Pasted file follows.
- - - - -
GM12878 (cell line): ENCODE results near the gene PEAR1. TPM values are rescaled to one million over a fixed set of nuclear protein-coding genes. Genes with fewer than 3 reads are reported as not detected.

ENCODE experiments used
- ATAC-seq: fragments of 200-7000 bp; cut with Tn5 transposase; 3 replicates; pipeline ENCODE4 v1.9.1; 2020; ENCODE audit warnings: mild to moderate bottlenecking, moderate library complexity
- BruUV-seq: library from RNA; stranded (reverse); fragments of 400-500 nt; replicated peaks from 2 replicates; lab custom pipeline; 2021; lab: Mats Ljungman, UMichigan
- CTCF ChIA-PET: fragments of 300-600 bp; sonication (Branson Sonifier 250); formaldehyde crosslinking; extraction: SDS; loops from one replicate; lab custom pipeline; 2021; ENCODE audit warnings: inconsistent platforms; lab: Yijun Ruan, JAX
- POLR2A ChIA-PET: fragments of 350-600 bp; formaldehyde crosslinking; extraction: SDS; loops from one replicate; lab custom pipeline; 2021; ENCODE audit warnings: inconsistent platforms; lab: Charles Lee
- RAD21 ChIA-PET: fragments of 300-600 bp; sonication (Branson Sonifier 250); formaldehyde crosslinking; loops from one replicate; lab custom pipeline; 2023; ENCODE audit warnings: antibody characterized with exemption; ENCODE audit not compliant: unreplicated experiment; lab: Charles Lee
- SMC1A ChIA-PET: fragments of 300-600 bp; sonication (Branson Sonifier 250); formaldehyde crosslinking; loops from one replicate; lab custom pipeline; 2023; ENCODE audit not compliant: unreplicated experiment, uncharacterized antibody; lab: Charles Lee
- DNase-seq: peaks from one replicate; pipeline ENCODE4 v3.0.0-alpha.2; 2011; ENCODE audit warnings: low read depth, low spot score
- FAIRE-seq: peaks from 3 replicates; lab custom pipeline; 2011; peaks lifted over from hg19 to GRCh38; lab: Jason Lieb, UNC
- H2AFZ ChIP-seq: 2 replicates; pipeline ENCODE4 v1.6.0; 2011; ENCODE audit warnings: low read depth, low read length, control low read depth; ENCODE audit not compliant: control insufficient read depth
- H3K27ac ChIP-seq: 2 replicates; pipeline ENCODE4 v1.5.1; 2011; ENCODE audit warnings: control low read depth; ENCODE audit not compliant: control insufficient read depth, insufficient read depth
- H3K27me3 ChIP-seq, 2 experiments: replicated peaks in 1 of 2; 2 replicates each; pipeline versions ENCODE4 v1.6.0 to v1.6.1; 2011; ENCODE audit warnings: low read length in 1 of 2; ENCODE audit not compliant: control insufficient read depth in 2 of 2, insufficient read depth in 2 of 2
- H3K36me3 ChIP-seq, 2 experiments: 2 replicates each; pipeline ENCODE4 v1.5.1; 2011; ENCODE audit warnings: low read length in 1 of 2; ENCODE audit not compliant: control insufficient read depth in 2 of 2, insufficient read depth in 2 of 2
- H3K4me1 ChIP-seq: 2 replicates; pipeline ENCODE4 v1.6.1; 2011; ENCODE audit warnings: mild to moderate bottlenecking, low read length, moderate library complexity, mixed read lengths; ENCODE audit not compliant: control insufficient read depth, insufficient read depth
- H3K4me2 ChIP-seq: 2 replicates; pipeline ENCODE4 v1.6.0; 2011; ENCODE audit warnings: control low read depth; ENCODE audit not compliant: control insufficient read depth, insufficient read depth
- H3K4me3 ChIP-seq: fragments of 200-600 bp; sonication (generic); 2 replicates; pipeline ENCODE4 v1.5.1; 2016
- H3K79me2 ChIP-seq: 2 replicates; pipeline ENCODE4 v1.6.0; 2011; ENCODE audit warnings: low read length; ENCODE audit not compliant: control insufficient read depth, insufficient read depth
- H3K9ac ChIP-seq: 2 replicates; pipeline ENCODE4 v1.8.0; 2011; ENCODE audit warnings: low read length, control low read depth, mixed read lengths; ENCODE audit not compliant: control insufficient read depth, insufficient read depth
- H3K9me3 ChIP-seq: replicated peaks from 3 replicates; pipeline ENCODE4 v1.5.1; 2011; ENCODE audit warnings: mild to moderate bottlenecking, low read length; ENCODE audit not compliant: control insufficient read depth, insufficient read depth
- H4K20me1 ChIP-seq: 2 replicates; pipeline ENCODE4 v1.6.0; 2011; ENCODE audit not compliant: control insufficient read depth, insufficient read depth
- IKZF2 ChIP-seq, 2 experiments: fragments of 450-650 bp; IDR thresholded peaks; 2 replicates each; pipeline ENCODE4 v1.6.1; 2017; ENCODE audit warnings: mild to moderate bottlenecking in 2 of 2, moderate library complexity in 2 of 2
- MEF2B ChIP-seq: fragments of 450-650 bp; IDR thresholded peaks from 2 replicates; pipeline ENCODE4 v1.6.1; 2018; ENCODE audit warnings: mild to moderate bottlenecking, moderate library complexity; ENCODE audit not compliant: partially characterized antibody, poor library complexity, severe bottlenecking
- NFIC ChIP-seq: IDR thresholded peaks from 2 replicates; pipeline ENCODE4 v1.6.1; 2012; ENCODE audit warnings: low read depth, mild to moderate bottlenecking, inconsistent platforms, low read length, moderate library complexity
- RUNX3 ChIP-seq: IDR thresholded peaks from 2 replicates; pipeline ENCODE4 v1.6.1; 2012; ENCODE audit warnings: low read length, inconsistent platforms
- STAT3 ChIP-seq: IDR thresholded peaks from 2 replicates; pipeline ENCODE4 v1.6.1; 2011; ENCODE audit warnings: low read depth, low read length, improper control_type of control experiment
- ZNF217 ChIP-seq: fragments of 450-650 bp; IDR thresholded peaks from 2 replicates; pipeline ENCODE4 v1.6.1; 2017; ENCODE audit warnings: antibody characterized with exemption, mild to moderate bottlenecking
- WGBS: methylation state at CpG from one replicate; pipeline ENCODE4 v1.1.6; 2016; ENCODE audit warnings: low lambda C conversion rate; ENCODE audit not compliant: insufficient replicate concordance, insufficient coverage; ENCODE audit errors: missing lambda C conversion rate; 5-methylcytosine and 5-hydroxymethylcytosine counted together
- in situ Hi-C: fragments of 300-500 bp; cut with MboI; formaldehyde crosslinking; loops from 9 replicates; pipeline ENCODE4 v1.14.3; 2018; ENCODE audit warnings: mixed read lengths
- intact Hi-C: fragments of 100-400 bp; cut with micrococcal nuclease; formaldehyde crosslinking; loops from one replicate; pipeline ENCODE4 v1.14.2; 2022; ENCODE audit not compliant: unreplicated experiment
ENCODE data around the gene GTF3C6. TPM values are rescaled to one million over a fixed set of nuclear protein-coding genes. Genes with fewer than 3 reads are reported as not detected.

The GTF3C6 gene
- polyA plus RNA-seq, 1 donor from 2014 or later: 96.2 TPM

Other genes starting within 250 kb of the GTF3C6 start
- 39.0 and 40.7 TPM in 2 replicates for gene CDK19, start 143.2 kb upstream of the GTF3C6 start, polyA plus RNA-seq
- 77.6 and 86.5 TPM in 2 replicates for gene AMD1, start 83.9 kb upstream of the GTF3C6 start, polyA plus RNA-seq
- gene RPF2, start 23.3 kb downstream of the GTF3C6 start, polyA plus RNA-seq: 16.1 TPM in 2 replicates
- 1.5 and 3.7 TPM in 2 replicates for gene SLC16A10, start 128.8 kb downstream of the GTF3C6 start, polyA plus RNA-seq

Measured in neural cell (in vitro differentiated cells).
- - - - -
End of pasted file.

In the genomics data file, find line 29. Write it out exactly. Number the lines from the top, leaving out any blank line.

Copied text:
- in situ Hi-C: fragments of 300-500 bp; cut with MboI; formaldehyde crosslinking; loops from 9 replicates; pipeline ENCODE4 v1.14.3; 2018; ENCODE audit warnings: mixed read lengths